Thursday, 31 January 2019

Undue Leniency

For all their claims that they could earn twice as much outside Parliament, more than half of MPs who lose their seats are still unemployed a year later. When they can find work, then it very often as a favour from a friend who has fared better at the hands of the electorate. But that then ties them to the fortunes of their patrons. If Theresa May fell, then Gavin Barwell would fall with her. And when David Davis fell, then Stewart Jackson fell with him.

Had Fiona Onasanya been sentenced to 12 months or more, for a traffic infraction with which someone else would never even have been charged, then she would automatically have lost her seat. Hence the attempt, almost certainly doomed anyway since the decision would rest with the Court of Appeal rather than with the Attorney General, to seek a review of her sentence for "undue leniency". Well, if that is to become a political weapon, then bring it on, along with judicial review of decisions to prosecute or not. But in any case, Onasanya still has a live appeal.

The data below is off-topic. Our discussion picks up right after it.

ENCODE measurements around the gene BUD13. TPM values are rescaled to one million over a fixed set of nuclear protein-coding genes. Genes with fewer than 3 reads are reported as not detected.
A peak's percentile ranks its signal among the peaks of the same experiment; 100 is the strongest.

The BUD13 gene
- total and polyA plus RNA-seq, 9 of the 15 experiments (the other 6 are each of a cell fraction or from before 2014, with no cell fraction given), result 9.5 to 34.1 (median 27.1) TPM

And even if proxy voting is not yet available in these circumstances, if Onasanya cannot be an MP on full pay throughout her six weeks in prison, through pairing (that is, voting only) at Westminster and through leaving the staff to get on with it in the constituency, then how was the Member of Parliament for North West Durham able to do that for six months in the second half of last year? Indeed, she had not been due to return to work until the end of this month. But someone must have made a fuss.

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